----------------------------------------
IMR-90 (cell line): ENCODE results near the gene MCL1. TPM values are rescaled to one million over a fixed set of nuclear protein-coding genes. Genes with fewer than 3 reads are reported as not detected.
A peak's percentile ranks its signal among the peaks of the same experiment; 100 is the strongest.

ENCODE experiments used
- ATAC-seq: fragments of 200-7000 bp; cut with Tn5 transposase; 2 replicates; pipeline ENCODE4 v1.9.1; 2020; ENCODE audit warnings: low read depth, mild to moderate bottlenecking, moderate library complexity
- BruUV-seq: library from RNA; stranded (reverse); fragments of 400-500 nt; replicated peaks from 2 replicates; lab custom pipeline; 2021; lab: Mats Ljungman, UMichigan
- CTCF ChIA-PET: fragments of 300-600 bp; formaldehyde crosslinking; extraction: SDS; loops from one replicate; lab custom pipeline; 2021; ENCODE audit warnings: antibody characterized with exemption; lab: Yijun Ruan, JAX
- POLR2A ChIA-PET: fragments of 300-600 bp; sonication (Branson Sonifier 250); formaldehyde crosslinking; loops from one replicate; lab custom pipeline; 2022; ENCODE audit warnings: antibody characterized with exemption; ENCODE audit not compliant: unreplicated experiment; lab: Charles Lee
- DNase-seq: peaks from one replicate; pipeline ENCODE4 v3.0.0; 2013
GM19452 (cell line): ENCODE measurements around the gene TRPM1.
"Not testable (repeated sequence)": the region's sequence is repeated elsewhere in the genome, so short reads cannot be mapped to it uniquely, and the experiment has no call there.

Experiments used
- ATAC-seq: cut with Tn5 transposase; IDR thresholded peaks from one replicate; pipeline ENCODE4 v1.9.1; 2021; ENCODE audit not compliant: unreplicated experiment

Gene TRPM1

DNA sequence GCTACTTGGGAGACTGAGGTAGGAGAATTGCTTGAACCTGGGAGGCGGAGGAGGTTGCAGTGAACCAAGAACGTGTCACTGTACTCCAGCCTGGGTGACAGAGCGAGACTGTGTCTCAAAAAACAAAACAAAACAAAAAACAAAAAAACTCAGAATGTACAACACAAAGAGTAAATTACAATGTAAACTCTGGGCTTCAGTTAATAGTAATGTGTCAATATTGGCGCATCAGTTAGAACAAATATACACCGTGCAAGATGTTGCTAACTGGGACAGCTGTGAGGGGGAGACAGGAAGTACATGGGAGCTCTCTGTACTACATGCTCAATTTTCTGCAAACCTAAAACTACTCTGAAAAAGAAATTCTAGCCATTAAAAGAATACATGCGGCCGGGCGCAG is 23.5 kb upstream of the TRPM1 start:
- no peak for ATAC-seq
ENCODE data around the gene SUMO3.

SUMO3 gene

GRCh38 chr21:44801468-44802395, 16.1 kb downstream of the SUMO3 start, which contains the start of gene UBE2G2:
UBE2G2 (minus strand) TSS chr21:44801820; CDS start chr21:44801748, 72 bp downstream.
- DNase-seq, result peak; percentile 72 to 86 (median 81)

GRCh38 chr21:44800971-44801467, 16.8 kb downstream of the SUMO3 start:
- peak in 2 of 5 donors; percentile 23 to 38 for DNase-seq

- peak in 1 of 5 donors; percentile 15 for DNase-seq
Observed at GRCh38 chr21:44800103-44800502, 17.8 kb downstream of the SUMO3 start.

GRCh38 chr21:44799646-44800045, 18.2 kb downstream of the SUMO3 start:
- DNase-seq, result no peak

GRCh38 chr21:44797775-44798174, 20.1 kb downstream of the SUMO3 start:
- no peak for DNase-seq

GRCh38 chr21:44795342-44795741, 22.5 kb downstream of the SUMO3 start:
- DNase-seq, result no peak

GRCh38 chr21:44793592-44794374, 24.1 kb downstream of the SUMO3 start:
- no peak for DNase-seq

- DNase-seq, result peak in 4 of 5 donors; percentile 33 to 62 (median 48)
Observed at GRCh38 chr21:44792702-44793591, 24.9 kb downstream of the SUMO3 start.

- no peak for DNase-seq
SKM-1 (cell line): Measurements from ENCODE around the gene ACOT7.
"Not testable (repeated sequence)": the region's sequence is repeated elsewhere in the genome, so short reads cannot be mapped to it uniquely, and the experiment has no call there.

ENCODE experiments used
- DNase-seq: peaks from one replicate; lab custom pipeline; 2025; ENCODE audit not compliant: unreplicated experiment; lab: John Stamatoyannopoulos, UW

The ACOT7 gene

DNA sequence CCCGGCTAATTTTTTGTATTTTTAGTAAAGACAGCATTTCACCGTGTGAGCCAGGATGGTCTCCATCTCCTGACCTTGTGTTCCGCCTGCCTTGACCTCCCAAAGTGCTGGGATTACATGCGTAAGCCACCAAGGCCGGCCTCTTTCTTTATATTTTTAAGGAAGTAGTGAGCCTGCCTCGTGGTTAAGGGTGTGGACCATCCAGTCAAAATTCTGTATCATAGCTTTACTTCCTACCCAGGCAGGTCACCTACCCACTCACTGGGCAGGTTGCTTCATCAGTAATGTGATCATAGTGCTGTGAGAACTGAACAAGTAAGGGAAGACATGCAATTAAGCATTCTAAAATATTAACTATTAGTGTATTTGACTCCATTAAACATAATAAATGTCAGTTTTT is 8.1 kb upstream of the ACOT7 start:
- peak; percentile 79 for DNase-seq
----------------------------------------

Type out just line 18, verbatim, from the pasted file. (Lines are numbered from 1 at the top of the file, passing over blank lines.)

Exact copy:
GRCh38 chr21:44801468-44802395, 16.1 kb downstream of the SUMO3 start, which contains the start of gene UBE2G2: